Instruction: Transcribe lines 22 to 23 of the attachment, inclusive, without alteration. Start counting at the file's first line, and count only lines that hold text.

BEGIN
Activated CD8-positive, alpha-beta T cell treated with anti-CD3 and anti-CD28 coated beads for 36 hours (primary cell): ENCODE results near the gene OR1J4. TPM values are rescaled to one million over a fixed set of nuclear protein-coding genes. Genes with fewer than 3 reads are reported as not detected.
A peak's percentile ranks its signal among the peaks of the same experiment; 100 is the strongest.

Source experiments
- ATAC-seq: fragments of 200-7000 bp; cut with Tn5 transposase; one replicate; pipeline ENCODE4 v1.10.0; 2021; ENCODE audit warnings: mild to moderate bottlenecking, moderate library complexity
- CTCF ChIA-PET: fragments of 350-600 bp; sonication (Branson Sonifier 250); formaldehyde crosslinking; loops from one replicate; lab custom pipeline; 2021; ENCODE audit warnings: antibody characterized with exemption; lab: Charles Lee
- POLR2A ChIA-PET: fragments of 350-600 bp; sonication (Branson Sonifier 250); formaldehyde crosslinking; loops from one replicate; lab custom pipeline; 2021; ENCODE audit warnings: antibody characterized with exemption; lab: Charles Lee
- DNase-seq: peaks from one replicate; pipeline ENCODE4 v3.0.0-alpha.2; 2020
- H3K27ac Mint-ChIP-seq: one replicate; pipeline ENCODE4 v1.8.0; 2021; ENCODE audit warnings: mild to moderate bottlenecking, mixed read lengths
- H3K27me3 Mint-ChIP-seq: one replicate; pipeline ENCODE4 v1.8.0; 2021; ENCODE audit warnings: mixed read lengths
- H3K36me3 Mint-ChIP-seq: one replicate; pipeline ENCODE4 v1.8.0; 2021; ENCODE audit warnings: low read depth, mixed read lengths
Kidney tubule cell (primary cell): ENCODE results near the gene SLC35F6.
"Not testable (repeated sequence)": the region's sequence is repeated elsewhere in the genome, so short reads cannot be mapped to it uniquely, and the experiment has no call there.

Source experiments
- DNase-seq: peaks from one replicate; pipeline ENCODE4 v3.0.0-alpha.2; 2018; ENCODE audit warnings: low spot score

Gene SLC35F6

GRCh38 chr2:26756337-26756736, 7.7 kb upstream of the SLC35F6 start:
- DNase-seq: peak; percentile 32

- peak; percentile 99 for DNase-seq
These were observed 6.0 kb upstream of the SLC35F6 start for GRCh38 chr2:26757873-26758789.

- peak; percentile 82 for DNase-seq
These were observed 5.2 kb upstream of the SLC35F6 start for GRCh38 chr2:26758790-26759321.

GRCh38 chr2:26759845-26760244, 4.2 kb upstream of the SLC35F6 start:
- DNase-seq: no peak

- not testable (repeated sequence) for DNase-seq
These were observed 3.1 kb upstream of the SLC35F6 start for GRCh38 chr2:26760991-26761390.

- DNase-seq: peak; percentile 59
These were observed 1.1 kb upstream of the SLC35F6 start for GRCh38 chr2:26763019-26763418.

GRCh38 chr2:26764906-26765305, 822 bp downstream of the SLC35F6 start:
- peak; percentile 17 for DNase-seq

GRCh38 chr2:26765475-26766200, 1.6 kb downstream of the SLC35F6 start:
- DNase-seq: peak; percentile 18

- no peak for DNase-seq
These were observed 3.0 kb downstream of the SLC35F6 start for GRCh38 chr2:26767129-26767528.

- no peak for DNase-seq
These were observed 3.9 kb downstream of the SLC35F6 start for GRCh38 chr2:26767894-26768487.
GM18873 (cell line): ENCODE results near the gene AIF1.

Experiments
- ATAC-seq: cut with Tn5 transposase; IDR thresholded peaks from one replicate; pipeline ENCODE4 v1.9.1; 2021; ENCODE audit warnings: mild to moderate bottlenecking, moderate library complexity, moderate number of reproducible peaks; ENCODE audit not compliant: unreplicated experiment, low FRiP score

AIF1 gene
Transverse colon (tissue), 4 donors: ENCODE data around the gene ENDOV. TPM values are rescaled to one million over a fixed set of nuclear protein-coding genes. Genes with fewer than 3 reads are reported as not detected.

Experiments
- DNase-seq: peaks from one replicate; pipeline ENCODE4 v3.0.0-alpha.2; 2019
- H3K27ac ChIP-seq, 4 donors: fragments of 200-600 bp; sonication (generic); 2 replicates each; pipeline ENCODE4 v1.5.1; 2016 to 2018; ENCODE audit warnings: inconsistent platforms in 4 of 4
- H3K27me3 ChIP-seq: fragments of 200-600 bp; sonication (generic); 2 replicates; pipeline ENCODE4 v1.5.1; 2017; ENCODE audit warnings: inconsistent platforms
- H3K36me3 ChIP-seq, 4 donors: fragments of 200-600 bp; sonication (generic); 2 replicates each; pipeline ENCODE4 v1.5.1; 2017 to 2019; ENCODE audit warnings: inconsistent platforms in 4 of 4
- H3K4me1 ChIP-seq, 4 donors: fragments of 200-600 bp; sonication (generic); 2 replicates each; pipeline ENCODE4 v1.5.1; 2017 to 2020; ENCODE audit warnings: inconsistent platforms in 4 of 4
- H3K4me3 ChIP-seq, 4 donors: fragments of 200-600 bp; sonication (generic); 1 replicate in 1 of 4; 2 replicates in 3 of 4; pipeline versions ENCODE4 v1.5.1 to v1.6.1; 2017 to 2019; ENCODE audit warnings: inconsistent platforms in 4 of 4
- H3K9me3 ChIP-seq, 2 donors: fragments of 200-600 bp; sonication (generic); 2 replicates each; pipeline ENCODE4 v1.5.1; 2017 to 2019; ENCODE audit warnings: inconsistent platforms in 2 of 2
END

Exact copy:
GRCh38 chr2:26759845-26760244, 4.2 kb upstream of the SLC35F6 start:
- DNase-seq: no peak